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New translation tools
Tuesday, 20th April 2010
Access to foreign language information is improving. Nancy Davis Kho reported earlier this year on Content Globalisation and the growth in the market for outsourced language services (http://digbig.com/5bbktt). In this posting I want to take a brief look at some specific initiatives that have recently come to my attention.
In January I reported the launch of Factiva’s new translation tool, allowing articles to be machine-translated from seven languages (Spanish, French, Italian, German, Russian, Chinese Traditional, and Chinese Simple) into English, and English into the same languages (http://digbig.com/5bbktw). This has now been expanded to Portuguese. As well as opening access to information about Portugal, this should also help English language speakers research Latin America.
For those looking for information on the Arab world, I recently discovered Meedan, a site which aims to create a public forum for English and Arabic speakers to read and debate Middle East news (http://digbig.com/5bbkty). A non-profit organisation, Meedan aims to improve understanding between English-speaking web users and the Middle East.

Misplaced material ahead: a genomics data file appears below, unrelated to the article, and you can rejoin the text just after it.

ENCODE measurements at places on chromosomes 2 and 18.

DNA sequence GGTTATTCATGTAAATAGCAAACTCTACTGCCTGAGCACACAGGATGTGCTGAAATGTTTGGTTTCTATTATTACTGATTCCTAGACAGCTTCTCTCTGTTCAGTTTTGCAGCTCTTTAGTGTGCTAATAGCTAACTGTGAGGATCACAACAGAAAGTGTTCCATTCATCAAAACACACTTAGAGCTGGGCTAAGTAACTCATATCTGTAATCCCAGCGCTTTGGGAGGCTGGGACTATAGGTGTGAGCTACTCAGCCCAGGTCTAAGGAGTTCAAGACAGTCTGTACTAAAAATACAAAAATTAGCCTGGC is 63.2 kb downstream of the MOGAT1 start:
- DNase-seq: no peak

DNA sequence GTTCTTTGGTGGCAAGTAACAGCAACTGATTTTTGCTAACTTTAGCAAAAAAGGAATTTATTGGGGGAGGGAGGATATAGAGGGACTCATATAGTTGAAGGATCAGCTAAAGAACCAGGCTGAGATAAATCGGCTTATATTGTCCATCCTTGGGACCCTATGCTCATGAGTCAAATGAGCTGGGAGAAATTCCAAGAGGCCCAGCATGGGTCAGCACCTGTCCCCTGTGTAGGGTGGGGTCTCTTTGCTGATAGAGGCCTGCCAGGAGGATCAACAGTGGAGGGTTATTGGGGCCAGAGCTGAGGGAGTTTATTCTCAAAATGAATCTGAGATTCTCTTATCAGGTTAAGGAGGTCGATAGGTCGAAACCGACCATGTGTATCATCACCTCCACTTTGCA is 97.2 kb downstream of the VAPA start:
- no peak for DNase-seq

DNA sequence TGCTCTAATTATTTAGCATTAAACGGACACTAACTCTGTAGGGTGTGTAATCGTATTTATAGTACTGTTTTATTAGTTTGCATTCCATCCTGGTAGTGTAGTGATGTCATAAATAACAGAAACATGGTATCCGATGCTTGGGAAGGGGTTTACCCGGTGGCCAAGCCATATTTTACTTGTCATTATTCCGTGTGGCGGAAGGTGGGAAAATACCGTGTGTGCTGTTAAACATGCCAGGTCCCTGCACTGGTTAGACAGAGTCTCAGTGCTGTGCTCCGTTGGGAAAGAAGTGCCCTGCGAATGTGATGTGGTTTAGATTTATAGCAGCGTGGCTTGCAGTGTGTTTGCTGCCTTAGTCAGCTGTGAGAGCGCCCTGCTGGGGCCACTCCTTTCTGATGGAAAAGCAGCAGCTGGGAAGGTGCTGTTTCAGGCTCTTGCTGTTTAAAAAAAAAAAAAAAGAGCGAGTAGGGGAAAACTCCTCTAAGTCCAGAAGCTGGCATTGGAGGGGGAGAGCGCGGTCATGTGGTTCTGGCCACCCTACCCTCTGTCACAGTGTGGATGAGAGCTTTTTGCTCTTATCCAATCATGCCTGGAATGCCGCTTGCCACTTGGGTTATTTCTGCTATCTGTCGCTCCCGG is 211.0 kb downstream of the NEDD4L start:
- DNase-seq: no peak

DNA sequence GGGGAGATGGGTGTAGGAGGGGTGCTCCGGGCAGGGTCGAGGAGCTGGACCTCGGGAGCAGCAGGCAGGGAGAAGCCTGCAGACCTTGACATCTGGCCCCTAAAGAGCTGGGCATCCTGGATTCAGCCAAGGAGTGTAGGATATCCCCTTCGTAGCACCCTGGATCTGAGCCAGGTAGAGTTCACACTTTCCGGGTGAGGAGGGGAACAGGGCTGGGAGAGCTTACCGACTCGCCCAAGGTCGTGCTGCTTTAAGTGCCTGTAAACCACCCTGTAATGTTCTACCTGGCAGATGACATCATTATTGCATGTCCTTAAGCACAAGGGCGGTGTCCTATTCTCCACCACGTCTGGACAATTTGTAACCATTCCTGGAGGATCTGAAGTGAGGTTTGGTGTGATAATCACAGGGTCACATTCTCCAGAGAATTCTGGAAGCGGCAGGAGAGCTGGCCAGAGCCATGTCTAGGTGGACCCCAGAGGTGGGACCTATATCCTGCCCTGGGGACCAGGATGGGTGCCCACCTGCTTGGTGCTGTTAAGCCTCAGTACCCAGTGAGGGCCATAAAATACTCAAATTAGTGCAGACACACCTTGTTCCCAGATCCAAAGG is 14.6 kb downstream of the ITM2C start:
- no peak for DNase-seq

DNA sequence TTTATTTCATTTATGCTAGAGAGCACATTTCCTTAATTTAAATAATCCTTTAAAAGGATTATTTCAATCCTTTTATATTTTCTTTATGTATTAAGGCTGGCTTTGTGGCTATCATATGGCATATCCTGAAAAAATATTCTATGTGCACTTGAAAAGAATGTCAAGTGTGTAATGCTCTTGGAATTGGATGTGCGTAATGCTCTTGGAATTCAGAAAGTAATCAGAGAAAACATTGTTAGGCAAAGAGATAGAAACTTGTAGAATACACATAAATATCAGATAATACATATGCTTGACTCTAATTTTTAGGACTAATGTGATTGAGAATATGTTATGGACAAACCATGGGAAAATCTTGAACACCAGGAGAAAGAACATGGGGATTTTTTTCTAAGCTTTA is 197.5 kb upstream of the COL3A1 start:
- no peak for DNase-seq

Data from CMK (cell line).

Everything that appears on meedan.net is mirrored in Arabic and English. Machine Translation is used to translate everything to a basic level, with translators editing material. Whilst the number of stories is low, I found an interesting angle on some recent research, so have flagged this as “one-to-watch”.
Finally, a tool to facilitate electronic communication: Microsoft Office 2010 has extended the translation feature into Outlook 2010. I’ve not yet seen the new feature, however readers can find a good overview in a review on Windows IT Pro at http://digbig.com/5bbkwb. The machine translation is driven by Bing Translator, but by incorporating into Outlook, it will save users time copying and paste text.
Automated translation tools are not perfect but they can quickly provide information professionals access to materials otherwise unavailable. As such I welcome these initiatives and will keep an eye out for more.
By Anne Jordan
Anne Jordan is a freelance business information researcher and consultant with over twenty years of professional experience. She became an independent practitioner after positions in business research and research management at various City of London-based financial services institutions and management consultancy firms, including Marakon Associates, Mitchell Madison Group, Lloyds of London and Goldman Sachs. She has worked in the UK and overseas, most recently managing the client relationship with an Indian-based research organisation.
Anne can be reached at email@example.com
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